In 2012, a groundbreaking study was published which explained how chemotherapy can backfire and boost cancer growth. In 2016, we learned that chemo causes long-term immune system damage in breast cancer patients, reducing key immune cells for at least 9 months after treatment. This year we have another study, published in the journal Science Translational Medicine, which offers more insight into how chemotherapy could cause cancer to spread, and trigger more aggressive new tumors.
If you’re wondering what to do for someone who’s ill, or sick or going through some type of trauma, my suggestion is that it’s not important WHAT you send them, it’s just important that you send them SOMETHING, or do something, so that they know you’re thinking of them. Send a card, send a newspaper article, send them a funny book, a magazine, almost any little symbol of normalcy. Make them dinner, bring over a cup of coffee, bring some flowers, stop by for a chat and a hug.
Having our old life is not always possible and we need to adapt … so consider this new lease on life an opportunity to recreate a new, exciting life after cancer. Don’t think of this as a disappointment – the way I see it is that we can have a ‘better’ life, almost any life you have ever wished for. For example, in the past 19 months since I have finished chemo, I have managed to distract myself with non-cancer thoughts and actions, decrease my stress levels (to lower than my pre-cancer self) and enjoy life. Remember: what is the point in being alive but not being happy after all?!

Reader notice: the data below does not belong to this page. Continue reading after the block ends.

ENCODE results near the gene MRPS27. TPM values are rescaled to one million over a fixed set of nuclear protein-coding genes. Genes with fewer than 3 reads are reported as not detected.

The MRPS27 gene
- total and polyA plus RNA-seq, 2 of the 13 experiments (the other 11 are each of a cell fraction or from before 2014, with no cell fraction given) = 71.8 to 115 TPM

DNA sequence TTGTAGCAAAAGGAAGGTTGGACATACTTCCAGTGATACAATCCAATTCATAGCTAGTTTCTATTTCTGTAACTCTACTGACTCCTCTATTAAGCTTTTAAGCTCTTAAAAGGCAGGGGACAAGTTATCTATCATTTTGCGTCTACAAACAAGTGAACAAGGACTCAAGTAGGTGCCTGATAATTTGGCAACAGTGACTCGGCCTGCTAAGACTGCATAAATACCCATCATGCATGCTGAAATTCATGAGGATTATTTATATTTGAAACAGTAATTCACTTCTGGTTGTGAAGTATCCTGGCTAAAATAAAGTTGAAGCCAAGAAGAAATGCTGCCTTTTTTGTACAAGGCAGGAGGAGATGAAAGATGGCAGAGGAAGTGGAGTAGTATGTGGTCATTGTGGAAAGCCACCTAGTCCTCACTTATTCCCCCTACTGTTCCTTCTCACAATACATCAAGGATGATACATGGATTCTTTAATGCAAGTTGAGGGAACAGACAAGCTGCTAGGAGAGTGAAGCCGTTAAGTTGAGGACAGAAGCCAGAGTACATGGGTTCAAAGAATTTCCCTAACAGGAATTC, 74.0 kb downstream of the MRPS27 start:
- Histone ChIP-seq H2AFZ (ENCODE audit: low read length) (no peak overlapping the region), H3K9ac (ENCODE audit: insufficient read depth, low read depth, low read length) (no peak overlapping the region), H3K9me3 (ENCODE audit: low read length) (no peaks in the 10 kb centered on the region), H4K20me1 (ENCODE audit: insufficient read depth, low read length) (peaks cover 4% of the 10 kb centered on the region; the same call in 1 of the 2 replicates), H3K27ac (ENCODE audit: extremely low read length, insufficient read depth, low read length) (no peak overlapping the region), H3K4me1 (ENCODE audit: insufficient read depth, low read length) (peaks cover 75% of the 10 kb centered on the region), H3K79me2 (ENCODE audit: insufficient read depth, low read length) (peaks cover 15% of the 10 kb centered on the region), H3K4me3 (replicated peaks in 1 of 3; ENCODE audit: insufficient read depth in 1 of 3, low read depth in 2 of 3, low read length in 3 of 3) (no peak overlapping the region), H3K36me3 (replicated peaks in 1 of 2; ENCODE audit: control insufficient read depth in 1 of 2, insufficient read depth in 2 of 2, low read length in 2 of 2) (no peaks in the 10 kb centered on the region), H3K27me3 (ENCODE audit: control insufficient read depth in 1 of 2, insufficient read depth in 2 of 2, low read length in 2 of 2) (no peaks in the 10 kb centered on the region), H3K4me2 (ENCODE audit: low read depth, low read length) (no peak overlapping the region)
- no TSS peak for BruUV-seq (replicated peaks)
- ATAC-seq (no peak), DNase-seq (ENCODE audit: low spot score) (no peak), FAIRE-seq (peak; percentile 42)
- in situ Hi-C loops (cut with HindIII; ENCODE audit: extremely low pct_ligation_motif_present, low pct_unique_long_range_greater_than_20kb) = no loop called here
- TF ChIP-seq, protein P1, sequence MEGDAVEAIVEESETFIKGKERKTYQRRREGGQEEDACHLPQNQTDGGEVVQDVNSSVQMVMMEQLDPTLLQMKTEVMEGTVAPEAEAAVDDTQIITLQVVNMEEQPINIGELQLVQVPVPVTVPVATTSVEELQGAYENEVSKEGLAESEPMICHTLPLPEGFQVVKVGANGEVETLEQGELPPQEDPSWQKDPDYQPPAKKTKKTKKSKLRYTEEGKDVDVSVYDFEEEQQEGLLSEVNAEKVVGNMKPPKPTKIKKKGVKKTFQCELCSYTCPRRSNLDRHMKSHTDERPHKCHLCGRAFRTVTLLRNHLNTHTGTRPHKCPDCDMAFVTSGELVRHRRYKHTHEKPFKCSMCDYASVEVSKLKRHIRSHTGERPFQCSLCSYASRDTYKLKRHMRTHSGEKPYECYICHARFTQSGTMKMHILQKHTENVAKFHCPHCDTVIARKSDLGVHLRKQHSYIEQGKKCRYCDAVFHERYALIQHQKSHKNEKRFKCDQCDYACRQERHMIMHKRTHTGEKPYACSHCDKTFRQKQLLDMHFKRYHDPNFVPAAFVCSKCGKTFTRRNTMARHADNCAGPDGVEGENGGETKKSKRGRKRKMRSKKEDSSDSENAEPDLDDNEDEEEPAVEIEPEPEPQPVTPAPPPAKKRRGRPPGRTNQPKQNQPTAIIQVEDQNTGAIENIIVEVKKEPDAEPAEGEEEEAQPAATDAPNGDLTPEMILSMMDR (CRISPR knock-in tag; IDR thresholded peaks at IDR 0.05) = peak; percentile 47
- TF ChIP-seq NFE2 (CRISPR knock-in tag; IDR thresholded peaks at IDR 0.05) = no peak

Start by evaluating your priorities. Daily life — with all of its responsibilities and challenges — keeps on coming, regardless of how you are feeling. Take the time to figure out what keeps you motivated each day and minimize the non-necessities in your life
“Cancer survivors are at a significant increased risk for falls, and the incidence rate of falling after chemotherapy is a serious concern for survivors’ long-term quality of life,” said Maryam Lustberg, M.D., senior author of the study and director of breast cancer survivorship services at the Ohio State University Comprehensive Cancer Center. “Our study provides new insights on how taxane-based chemotherapy can impact fundamental aspects of patient function. These new insights can help us develop better strategies to help patients combat these challenges and, in some cases, choose a different therapy to treat the disease but with reduced side effects.”
NIH-funded researchers have developed a groundbreaking new microscope to help perform the pathology in minutes, not days. How’s that possible? The device works like a scanner for tissues, using a thin sheet of light to capture a series of thin cross sections within a tumor specimen without having to section it with a knife, as is done with conventional pathology. The rapidly acquired 2D “optical sections” are processed by a computer that assembles them into a high-resolution 3D image for immediate analysis.
Wealthy Americans are more likely to be diagnosed with some types of cancer than poor people, a new study finds. The reason: It’s not because affluent people are more likely to get cancer, but rather because they undergo more medical tests, the researchers explained.
We need your help this Pinktober to make the breast cancer movement more accountable to women by exposing companies that are pinkwashing—and the organizations that are enabling them.
300% Rise in Cosmetics Complaints, Trump EPA Ignores Cancer-Linked Chemical in Personal Care Products
According to the research, published this week in JAMA Internal Medicine, side effect complaints rose 78 percent to 706 in 2015, followed by a 300 percent increase to 1,591 adverse events last year. Hair care products were a top offender, especially WEN by Chaz Dean products.
We must end the confusion for women and their families by providing them with the key facts about screening mammography. Women can then make informed and empowered decisions about the timing of screening in keeping with their own values and preferences.